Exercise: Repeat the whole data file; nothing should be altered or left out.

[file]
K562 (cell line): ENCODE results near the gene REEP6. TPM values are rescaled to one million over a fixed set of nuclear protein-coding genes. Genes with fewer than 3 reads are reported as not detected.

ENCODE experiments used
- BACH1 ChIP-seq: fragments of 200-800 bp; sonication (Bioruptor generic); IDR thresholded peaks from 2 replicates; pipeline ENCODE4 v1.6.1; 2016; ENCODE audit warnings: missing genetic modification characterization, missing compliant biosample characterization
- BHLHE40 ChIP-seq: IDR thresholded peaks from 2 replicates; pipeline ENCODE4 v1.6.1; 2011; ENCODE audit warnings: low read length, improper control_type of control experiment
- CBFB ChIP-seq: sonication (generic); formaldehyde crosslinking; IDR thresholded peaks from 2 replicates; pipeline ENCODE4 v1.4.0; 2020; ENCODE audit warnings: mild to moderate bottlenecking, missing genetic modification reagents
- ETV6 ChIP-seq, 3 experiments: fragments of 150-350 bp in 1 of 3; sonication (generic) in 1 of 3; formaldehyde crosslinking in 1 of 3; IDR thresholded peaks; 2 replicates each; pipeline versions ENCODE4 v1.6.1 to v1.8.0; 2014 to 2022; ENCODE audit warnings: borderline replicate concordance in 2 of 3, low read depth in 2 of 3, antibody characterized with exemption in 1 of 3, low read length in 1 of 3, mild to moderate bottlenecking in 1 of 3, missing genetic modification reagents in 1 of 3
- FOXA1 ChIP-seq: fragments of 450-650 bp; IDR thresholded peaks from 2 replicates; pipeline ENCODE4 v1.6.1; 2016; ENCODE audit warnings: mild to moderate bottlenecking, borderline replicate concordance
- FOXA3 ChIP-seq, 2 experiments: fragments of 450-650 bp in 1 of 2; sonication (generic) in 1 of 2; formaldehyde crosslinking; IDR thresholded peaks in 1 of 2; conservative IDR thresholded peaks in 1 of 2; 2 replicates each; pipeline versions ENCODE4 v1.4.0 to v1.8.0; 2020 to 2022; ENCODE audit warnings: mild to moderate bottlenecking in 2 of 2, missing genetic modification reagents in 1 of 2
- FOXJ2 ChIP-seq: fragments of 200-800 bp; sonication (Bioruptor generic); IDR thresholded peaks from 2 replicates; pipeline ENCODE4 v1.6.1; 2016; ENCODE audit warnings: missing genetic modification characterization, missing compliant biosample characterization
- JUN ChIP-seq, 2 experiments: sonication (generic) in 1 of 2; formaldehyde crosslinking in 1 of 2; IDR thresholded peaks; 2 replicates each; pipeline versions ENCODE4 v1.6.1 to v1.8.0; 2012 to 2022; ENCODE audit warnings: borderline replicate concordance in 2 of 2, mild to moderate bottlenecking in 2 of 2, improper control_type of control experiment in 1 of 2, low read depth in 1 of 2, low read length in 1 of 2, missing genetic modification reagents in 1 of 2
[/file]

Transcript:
K562 (cell line): ENCODE results near the gene REEP6. TPM values are rescaled to one million over a fixed set of nuclear protein-coding genes. Genes with fewer than 3 reads are reported as not detected.

ENCODE experiments used
- BACH1 ChIP-seq: fragments of 200-800 bp; sonication (Bioruptor generic); IDR thresholded peaks from 2 replicates; pipeline ENCODE4 v1.6.1; 2016; ENCODE audit warnings: missing genetic modification characterization, missing compliant biosample characterization
- BHLHE40 ChIP-seq: IDR thresholded peaks from 2 replicates; pipeline ENCODE4 v1.6.1; 2011; ENCODE audit warnings: low read length, improper control_type of control experiment
- CBFB ChIP-seq: sonication (generic); formaldehyde crosslinking; IDR thresholded peaks from 2 replicates; pipeline ENCODE4 v1.4.0; 2020; ENCODE audit warnings: mild to moderate bottlenecking, missing genetic modification reagents
- ETV6 ChIP-seq, 3 experiments: fragments of 150-350 bp in 1 of 3; sonication (generic) in 1 of 3; formaldehyde crosslinking in 1 of 3; IDR thresholded peaks; 2 replicates each; pipeline versions ENCODE4 v1.6.1 to v1.8.0; 2014 to 2022; ENCODE audit warnings: borderline replicate concordance in 2 of 3, low read depth in 2 of 3, antibody characterized with exemption in 1 of 3, low read length in 1 of 3, mild to moderate bottlenecking in 1 of 3, missing genetic modification reagents in 1 of 3
- FOXA1 ChIP-seq: fragments of 450-650 bp; IDR thresholded peaks from 2 replicates; pipeline ENCODE4 v1.6.1; 2016; ENCODE audit warnings: mild to moderate bottlenecking, borderline replicate concordance
- FOXA3 ChIP-seq, 2 experiments: fragments of 450-650 bp in 1 of 2; sonication (generic) in 1 of 2; formaldehyde crosslinking; IDR thresholded peaks in 1 of 2; conservative IDR thresholded peaks in 1 of 2; 2 replicates each; pipeline versions ENCODE4 v1.4.0 to v1.8.0; 2020 to 2022; ENCODE audit warnings: mild to moderate bottlenecking in 2 of 2, missing genetic modification reagents in 1 of 2
- FOXJ2 ChIP-seq: fragments of 200-800 bp; sonication (Bioruptor generic); IDR thresholded peaks from 2 replicates; pipeline ENCODE4 v1.6.1; 2016; ENCODE audit warnings: missing genetic modification characterization, missing compliant biosample characterization
- JUN ChIP-seq, 2 experiments: sonication (generic) in 1 of 2; formaldehyde crosslinking in 1 of 2; IDR thresholded peaks; 2 replicates each; pipeline versions ENCODE4 v1.6.1 to v1.8.0; 2012 to 2022; ENCODE audit warnings: borderline replicate concordance in 2 of 2, mild to moderate bottlenecking in 2 of 2, improper control_type of control experiment in 1 of 2, low read depth in 1 of 2, low read length in 1 of 2, missing genetic modification reagents in 1 of 2